The international position of the minorities after the World War I

VASILEVSKA, Ivanka (2019) The international position of the minorities after the World War I. JUSTICIA International Journal of Legal Sciences, 7 (11). pp. 106-114. ISSN 2545-4927

[img] Text

Download (281kB)
Official URL:


The minority issues in the era of creation of the nations and nationalism in Europe during the XIX century, directly affected the existence of the Ottoman Empire. In fact, the minority problems in Southeastern Europe were an indirect generator of the crucial issues within the international concert. Observed from the aspect of the religious protectorate, these issues inspired the Russian-Turkish military clashes and started the wave of national uprisings among the Balkan peoples, which culminated during the Balkan wars. The struggle for primacy over the Christian population within the Ottoman Empire also affected the Austro-Hungarian Monarchy and the Russian Empire. In a certain moment, even France demonstrated its interest, becoming not only a strategic partner of the Ottomans and protector of the Orthodox Christian population on the Balkan during the period from the end of the Crimean War in 1856 until the outbreak of the Great Eastern crisis. At the 1919 international conference in Paris, a more serious, though unsuccessful attempt was made to protect minorities from possible tortures and injustices of any kind. In fact, we can safely conclude that the purpose of establishing the Corps Minority Issues within the Versailles system was not contained in the intention to resolve minority problems, but to construct appropriate ways that would encourage intervention. This approach, both politically and from a legal, and, of course, from a psychological point of view, represented a very sensitive area, which often resulted in a collision with the individual interests of the states, and at the same time threatened to disrupt the already established international relations. It is very obvious that the system of minority issues after the war was limited exceptionally to the weaker countries, and especially treated those countries which were defeated in the same war. In no existing sense this system could be implemented in the internal law of all the states-members of the League of Nations. Therefore, the international problematization of the issues from the minority corpus slipping through its historical progress, entering the phase when they culminated in the concentration camps, or, in the slightly better version, in the emigration in the countries of the new world.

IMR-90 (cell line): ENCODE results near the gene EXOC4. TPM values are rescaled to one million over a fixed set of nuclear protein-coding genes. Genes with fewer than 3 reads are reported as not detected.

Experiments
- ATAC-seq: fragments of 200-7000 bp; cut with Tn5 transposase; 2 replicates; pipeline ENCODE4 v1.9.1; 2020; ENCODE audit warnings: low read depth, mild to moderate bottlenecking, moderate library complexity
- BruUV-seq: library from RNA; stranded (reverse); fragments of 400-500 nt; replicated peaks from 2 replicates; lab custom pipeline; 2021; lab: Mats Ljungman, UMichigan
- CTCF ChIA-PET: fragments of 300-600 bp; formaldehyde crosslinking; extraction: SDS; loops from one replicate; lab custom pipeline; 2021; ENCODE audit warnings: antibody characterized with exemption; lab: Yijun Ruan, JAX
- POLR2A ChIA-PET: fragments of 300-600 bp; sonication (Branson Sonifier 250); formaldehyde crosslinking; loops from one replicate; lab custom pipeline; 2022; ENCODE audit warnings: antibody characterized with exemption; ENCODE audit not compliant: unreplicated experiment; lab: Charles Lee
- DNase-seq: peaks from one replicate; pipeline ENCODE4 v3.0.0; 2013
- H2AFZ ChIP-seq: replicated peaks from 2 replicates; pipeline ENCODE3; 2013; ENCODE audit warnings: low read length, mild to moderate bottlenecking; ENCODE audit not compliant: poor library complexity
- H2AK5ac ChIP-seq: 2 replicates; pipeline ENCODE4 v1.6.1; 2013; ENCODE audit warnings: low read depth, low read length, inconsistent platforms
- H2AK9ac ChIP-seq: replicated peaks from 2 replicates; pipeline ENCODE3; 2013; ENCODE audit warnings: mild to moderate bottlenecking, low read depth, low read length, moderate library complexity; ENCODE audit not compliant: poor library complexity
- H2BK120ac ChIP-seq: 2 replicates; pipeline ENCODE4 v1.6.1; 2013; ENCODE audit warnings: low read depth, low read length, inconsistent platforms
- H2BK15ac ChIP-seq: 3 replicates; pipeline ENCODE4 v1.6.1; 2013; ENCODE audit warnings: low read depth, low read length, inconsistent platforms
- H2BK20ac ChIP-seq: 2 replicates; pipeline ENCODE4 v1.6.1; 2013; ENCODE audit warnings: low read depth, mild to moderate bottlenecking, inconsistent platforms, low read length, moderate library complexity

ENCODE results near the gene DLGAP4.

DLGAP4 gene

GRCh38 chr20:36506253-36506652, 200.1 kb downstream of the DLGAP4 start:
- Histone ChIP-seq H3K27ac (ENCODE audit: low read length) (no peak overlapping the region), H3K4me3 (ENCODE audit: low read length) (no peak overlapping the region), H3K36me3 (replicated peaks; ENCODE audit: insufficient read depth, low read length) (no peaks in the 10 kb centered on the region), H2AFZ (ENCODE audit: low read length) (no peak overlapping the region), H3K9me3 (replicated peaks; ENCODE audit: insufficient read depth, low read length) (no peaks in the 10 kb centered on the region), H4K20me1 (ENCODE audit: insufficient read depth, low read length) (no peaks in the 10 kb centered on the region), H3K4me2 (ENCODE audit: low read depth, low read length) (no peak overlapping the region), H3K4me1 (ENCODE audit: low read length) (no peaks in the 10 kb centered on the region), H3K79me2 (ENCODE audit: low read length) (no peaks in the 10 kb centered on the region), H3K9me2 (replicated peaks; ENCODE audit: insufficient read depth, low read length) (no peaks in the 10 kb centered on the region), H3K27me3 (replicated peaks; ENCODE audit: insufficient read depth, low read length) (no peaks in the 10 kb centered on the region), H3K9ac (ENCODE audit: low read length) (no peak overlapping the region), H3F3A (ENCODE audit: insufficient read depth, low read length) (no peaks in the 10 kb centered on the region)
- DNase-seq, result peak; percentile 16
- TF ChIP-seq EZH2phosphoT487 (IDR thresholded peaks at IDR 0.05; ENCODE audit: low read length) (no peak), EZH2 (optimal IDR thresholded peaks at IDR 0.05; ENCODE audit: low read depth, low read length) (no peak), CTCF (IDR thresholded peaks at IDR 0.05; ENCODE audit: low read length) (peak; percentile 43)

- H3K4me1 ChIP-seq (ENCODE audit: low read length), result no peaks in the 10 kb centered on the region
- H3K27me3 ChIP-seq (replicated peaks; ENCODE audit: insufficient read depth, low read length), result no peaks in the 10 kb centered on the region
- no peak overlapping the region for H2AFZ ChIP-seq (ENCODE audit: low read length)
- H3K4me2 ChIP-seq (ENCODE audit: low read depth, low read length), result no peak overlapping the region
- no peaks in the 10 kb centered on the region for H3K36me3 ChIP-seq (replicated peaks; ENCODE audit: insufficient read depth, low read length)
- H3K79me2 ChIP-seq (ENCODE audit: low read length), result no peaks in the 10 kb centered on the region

Item Type: Article
Subjects: K Law > K Law (General)
Divisions: Faculty of Law, Arts and Social Sciences > School of Law
Depositing User: Unnamed user with email
Date Deposited: 27 Sep 2019 11:13
Last Modified: 27 Sep 2019 11:13

Actions (login required)

View Item View Item